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A few years ago I read a book about different cultures called Foreign to Familiar.  One of the author’s main points was that hot or warm climate cultures are different from cold or cool climate cultures.  In the almost nine years since I moved from a cool climate culture to a hot climate culture, I have found the authors observations to be true, especially with regard to orientation or world view.  Cool or cold cultures tend to be more TASK oriented, while warm or hot cultures tend to be more RELATIONSHIP oriented.  This has been my biggest obstacle in trying to adapt to the Mexican culture.  I am definitely TASK oriented!  Mexico is Not!

My daughters, Sally and Kelly, are four years old and three years old and both go to “kindergarten”, which is called “kinder” here, and children begin attending when they are three years old.  I have two adult children in the U.S. and my experience with them in kindergarten and my daughters now in kinder are quite different.  My experience with my daughters and their schooling in the States was basically no experience.  They went to school and came home.  I asked them how their day went and what they learned and that was about it.  Their “task” was to go to school.  My “task” was to go to work.

Here the parents are much more heavily involved not just with their children’s school experience, but with the school in general.  The school doesn’t pay people whose task it is to clean the school, thus different parents stay after school with their kids to clean the classroom and in the process, develop relationships.  The school doesn’t have people whose job it is to be grounds keepers or maintenance personal, so the parents gather together at the beginning of the year to clean up the weeds, trim the trees and bushes, and give the school a new coat of paint and get to know one another.  The school doesn’t have decorating committees, so parents gather to decorate the school for special celebrations, like the big Christmas program (which they still call Christmas and includes a drama with Joseph and Mary and Jesus).  Last year I cut a bunch of palm branches and helped make the “stable” and got to know some of the parents.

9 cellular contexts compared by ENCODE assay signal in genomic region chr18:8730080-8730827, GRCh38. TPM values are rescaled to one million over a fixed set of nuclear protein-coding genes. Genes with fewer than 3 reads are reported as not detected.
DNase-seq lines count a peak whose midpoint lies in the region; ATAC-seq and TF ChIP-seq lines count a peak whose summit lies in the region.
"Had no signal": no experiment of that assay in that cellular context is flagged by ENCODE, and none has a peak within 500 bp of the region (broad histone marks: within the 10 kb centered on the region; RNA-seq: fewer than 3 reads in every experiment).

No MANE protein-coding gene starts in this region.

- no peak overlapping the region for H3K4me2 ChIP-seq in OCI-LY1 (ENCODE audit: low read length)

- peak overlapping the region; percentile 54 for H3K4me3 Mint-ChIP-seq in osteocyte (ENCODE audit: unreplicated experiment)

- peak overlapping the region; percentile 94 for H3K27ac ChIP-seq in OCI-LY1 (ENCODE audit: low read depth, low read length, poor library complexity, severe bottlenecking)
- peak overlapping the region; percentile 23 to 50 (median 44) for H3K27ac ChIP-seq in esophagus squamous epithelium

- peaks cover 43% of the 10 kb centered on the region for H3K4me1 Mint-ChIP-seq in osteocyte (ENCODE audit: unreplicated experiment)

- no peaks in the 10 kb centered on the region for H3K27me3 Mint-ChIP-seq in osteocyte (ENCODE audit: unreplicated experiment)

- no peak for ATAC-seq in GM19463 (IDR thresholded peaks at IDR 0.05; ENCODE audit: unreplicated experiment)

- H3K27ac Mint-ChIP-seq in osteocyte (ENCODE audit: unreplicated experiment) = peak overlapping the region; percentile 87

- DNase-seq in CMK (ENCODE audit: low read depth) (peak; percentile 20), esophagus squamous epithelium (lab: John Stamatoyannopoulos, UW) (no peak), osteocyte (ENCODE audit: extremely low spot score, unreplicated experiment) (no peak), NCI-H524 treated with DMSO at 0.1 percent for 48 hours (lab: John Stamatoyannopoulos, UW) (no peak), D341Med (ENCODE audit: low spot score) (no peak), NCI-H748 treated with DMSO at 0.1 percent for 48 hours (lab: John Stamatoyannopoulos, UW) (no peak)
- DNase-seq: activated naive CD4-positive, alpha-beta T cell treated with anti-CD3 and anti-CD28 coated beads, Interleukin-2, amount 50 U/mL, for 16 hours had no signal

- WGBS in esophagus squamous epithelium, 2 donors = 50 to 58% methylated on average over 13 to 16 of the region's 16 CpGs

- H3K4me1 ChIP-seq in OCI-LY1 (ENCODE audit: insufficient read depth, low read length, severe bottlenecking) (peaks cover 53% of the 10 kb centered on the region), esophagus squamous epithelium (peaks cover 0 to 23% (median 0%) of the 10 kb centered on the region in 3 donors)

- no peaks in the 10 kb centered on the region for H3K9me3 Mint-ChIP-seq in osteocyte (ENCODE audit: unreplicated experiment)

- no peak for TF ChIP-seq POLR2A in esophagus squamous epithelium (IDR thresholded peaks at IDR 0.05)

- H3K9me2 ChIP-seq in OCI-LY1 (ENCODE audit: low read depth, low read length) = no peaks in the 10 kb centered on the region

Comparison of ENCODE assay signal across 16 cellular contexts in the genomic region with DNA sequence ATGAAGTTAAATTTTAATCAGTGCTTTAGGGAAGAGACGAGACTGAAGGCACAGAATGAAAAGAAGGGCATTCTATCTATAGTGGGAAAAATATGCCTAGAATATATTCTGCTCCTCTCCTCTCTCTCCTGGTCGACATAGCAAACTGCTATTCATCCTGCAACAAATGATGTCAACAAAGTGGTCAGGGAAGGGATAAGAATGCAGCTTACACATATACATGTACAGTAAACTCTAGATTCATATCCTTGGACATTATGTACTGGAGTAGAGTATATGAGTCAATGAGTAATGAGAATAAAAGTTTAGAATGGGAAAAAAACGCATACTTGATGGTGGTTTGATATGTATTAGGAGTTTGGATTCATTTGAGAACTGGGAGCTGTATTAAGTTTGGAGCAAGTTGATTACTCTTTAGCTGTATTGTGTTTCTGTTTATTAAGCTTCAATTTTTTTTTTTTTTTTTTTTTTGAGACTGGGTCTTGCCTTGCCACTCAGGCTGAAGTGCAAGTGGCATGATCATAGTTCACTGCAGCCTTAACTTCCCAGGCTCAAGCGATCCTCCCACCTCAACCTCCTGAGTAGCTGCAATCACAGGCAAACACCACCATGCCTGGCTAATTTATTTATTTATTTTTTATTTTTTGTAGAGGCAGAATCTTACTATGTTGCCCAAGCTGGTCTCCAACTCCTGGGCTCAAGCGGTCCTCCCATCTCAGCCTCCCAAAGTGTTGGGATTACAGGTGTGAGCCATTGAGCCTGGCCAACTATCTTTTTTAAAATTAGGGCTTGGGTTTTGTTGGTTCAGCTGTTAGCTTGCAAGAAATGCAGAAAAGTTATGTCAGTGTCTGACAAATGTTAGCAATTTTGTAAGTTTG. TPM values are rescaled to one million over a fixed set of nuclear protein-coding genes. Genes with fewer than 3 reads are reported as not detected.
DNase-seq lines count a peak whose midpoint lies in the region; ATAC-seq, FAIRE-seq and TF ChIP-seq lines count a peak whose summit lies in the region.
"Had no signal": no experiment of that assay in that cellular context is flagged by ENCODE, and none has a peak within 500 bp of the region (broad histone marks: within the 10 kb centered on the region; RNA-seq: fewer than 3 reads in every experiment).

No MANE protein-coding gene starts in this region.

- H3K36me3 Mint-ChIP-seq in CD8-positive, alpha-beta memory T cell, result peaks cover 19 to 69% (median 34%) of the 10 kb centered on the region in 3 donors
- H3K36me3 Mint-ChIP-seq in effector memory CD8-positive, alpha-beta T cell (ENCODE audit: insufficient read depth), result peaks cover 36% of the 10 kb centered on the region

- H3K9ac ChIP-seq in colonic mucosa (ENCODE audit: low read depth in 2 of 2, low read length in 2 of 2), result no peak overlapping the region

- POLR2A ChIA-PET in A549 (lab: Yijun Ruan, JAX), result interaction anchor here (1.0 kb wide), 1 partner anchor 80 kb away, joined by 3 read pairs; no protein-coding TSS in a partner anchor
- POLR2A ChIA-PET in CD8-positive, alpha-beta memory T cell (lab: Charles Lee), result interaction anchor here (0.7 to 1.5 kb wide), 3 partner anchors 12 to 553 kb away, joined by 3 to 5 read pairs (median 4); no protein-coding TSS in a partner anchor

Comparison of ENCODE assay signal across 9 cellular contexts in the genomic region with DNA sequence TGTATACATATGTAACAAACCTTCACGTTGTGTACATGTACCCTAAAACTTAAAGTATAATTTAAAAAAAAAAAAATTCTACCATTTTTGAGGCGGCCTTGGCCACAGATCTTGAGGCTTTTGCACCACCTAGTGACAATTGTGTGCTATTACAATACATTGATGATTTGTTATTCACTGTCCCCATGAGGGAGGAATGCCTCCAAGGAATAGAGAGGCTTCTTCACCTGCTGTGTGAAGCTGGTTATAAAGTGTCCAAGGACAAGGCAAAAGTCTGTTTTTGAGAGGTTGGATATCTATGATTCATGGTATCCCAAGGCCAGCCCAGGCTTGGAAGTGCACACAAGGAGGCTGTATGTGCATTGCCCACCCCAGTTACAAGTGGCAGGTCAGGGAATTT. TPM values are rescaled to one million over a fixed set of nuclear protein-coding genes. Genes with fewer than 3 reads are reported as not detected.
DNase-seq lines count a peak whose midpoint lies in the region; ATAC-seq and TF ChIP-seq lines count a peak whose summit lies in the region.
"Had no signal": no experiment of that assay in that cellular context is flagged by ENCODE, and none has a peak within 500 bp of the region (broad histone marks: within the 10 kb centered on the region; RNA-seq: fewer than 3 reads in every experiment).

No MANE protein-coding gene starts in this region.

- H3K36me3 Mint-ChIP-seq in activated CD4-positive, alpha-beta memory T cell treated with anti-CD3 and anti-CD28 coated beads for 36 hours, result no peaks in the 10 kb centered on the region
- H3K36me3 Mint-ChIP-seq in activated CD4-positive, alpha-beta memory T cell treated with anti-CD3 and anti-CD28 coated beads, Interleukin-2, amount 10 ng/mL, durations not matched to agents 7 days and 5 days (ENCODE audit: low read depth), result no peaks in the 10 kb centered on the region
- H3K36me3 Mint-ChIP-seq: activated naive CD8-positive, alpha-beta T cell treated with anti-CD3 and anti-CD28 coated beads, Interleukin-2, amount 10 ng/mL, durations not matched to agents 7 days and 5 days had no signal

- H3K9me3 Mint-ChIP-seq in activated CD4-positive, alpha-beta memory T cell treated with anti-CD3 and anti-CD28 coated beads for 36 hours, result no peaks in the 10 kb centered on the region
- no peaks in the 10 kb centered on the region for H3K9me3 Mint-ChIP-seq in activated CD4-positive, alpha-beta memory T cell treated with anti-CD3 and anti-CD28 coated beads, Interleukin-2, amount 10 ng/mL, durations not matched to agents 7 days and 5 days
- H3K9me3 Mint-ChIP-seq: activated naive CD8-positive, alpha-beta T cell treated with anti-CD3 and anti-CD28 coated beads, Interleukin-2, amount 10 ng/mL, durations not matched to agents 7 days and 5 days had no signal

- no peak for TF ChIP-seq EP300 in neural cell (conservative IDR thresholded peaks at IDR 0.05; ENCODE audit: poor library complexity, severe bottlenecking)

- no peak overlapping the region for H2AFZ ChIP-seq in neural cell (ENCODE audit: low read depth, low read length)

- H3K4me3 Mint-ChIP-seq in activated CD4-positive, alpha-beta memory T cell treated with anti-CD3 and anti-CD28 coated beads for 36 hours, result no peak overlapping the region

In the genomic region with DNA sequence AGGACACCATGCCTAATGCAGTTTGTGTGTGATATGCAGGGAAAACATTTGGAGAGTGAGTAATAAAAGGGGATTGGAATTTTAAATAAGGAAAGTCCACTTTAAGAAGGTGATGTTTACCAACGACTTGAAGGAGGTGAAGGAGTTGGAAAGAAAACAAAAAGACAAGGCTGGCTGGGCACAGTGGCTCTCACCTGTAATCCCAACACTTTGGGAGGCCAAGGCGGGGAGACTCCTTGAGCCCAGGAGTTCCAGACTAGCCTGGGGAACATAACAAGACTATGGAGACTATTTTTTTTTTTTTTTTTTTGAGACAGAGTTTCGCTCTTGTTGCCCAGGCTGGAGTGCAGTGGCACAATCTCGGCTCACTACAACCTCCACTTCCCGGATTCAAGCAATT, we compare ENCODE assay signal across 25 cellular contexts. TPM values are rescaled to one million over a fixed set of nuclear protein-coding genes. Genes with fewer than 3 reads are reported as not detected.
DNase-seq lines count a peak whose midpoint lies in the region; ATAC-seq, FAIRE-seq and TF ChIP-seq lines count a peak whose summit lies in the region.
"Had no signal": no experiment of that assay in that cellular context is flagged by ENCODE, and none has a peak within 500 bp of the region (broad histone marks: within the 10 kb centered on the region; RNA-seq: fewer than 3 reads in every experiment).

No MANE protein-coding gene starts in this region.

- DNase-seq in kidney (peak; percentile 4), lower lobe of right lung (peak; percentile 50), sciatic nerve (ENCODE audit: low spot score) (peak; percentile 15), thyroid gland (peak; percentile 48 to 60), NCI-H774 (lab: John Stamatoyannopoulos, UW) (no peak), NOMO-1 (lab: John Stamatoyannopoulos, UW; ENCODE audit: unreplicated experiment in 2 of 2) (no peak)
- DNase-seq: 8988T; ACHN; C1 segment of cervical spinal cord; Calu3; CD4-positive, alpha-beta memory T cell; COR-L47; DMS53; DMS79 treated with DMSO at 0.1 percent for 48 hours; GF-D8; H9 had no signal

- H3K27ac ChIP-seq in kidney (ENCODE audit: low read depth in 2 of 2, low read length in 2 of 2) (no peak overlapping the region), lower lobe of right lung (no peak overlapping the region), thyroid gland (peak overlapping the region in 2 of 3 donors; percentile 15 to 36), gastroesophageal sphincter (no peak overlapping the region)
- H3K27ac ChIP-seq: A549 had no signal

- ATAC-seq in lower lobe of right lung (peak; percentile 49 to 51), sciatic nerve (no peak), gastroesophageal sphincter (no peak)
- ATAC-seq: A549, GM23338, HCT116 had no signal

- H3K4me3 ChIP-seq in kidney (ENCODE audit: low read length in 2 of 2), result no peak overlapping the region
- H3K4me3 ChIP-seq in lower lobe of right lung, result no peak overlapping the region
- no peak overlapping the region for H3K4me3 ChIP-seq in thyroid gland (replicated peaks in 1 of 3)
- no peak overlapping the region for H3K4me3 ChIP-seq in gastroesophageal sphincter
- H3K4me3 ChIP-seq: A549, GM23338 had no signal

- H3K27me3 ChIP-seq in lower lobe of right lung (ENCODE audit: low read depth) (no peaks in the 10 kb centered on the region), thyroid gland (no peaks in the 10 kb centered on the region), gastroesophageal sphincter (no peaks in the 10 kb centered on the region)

When the school does have a party or celebration, all parents are expected to attend.  Last week my daughter’s school had a family physical education day.  A day when parents were encouraged to spend the morning with their children playing games that required physical energy.  Now, being a task oriented kind of parent, I would have much preferred to stay at the mission and work on my gardening tasks, but alas, I had to go since we have two children, and each child needed to have a parent or adult alongside.  We ran in circles, jumped up and down, and competed in silly games. Much to my surprise, I found myself laughing like crazy with the other parents and having a generally good time deepening my relationship with my kids and wife, and starting new relationships with other parents.  All things considered it was not such a bad way to spend a morning, although it initially went against my cultural comfort zone.

I’m becoming increasingly convinced that this Mexican culture is more like the culture Jesus lived in, and am pretty sure that our Lord was more relationship oriented than task oriented.  He had a vital task to perform in securing our redemption and salvation, and accomplished the task flawlessly.  But I need to remind my task oriented self, that the reason for Jesus’ task was so that I can have a relationship with the Father and all his children.  The next time I experience a conflict between my tasks and my relationships, I will try to choose the relationship.  Ideally, our tasks and relationships will go hand in hand.  We will work at tasks alongside others thus building relationships at the same time.  As a gardener here at the mission, I normally work by myself.  Occasionally someone will help me and then I am not only growing plants, but growing in relationship.  I also teach a garden class to children at our primary school (you can read about this on my  other blog  In teaching basic gardening principles to my students, I am not only accomplishing a task, but connecting with kids relationally.  I also teach English classes.  Same principle – Accomplishing tasks and building relationships at the same time.

It’s not easy.  As people we naturally prefer one thing over another.  Some people are devoted to their work, their tasks, and shy away from relationships.  Others live for developing relationships and don’t always do the best with their tasks or jobs.  To enjoy God and to be happy in Him, we need to do both and to do both we daily need to Seek His Face and pray for help in both accomplishing tasks and growing in our relationships.

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All hot-climate communication has one goal: to promote a “feel-good” atmosphere, a friendly environment.  The truth can take a backseat to the relationship.  No one is willing to jeopardize the friendliness, no matter how superficial, to tell me the truth about my hair.  Let me find out how bad it looks some other way.     Sarah A. Lanter in Foreign to Familiar


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